• Issues: Read & write
  • Metadata: Read-Only
  • Pull Requests: Read & write
  • projects: Admin when using the projects plugin, otherwise none
  • Commit statuses: Read & write

Organization Permissions:

  • Members: read-only (read-write when using peribolos)
  • projects: Admin when using the projects plugin, otherwise none

Select all events in Subscribe to events.

After saving the app, click Generate Private Key at the bottom and save the private key along with the App ID at the top of the page.

sealos also integrates its own robot, which can be used as a distribution version or to solve ordinary PR

The bot warehouse address of sealos is hidden here

How to make a github-bot

GitHub robot is an automation tool that can start an HTTP server based on Koa.js on the server and establish some project specifications, such as specifying the issue format. , pull request format, configure the owner of the specified label, unify the git commit log format, etc. By using GitHub Webhooks and [GitHub API](https://docs.github.com/en/ rest), the robot can automatically handle some things, such asAutomatically reply to issues, automatically merge pull requests, etc. Typically, the bot is a separate account, such as @kubbot. Using GitHub robots can achieve rapid response, automation, and the effect of liberating manpower, thereby improving the efficiency and quality of projects.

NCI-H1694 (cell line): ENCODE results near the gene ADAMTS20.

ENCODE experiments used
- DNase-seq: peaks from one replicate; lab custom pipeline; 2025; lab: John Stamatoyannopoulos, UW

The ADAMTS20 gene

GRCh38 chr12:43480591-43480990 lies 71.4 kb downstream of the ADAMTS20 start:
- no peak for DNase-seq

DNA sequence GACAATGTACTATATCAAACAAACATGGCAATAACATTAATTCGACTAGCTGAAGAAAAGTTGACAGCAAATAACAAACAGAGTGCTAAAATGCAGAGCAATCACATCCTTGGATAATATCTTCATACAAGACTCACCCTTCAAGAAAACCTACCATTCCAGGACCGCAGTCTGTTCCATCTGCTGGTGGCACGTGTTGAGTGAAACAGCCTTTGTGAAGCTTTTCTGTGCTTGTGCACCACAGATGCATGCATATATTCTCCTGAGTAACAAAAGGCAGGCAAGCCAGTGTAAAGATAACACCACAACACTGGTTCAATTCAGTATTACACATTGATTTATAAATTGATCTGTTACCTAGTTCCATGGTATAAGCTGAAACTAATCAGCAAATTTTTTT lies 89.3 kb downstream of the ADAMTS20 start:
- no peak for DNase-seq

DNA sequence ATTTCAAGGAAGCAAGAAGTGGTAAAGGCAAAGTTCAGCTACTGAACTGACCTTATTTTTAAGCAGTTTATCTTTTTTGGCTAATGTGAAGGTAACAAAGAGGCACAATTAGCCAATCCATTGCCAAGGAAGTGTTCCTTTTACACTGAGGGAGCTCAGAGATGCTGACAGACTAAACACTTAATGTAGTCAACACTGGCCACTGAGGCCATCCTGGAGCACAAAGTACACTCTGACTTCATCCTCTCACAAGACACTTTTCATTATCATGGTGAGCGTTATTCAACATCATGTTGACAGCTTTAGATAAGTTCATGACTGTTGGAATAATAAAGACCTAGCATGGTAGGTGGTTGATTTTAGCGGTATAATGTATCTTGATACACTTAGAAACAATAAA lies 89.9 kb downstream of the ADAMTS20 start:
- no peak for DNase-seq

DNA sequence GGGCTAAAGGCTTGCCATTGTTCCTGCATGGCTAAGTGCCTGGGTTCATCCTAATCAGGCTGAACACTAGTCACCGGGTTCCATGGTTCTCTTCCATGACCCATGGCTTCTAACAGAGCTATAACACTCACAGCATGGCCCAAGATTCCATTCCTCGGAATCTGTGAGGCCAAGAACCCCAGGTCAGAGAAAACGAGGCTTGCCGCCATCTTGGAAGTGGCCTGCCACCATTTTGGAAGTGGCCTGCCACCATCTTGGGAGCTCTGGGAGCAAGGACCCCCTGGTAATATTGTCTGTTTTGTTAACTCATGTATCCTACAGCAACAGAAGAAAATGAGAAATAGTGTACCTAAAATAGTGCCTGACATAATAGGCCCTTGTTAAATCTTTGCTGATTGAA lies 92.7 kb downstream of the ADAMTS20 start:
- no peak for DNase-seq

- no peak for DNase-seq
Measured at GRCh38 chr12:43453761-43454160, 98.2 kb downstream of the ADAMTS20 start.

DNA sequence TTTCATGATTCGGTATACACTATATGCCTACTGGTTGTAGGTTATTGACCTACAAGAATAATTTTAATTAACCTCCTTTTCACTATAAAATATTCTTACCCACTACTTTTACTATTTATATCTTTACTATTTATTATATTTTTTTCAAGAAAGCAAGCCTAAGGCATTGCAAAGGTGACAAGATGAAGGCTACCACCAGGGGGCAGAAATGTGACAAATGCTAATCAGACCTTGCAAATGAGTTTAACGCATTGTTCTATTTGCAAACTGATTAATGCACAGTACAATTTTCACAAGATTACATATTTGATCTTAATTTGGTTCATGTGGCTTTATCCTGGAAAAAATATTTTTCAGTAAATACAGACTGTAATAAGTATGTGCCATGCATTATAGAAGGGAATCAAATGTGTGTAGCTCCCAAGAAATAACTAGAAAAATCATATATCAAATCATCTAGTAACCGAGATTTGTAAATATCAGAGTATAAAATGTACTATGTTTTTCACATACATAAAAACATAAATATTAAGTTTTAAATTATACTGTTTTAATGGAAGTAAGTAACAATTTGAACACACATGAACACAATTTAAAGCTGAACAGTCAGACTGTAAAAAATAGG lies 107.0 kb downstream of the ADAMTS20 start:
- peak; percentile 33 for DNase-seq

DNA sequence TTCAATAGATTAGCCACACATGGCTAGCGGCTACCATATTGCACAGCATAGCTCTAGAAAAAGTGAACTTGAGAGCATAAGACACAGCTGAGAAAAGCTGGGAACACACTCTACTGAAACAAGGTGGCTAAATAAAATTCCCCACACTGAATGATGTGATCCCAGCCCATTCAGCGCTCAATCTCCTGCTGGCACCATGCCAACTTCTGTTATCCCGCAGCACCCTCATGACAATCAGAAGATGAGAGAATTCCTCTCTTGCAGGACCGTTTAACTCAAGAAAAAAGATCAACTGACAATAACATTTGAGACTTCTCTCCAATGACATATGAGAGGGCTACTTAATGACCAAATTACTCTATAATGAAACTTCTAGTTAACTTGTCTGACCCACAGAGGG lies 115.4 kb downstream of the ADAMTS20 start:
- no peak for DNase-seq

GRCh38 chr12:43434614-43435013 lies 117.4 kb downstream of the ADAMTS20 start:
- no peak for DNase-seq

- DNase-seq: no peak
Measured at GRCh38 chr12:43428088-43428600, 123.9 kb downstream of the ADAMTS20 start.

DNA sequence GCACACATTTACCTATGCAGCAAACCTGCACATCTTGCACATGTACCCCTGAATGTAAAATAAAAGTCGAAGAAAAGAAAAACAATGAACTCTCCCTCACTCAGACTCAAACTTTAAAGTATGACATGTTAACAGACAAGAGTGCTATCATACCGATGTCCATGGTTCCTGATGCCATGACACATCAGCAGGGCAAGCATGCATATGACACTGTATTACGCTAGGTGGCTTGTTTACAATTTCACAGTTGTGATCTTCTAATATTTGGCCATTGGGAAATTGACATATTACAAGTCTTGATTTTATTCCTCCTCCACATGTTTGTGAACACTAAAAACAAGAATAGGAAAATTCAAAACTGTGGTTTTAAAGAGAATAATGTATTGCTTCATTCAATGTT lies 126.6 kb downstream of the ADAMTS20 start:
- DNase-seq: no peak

actions close and operate the issue

In fact, the most basic permissions of a robot are the permissions for issues and PRs.

name: Invite users to join our group
     name: Invite users to join our group
     if: ${{ github.event.comment.body == '/invite' }}
     runs-on: ubuntu-latest
       issues: write

       - name: Invite user to join our group
         uses: peter-evans/create-or-update-comment@v1
           issue-number: ${{ github.event.issue.number }}
           body: |

       - name: Close Issue
         uses: peter-evans/close-issue@v3
           issue-number: ${{ github.event.issue.number }}
           comment: auto-closing issue, if you still need help please reopen the issue or ask for help in the community above
           labels: |

github address:

Finally, I thoughtfully added labels.

Heres another one: Issues Translate Chinese Action

Translate actions containing Chinese issues into English issues in real time.

name: 'issue translator'
     types: [created]
     types: [opened]

     runs-on: ubuntu-latest
       - uses: usthe/issues-translate-action@v2.7
           # it is not necessary to decide whether you need to modify the issue header content
           IS_MODIFY_TITLE: true
           BOT_GITHUB_TOKEN: ${{ secrets.BOT_GITHUB_TOKEN }}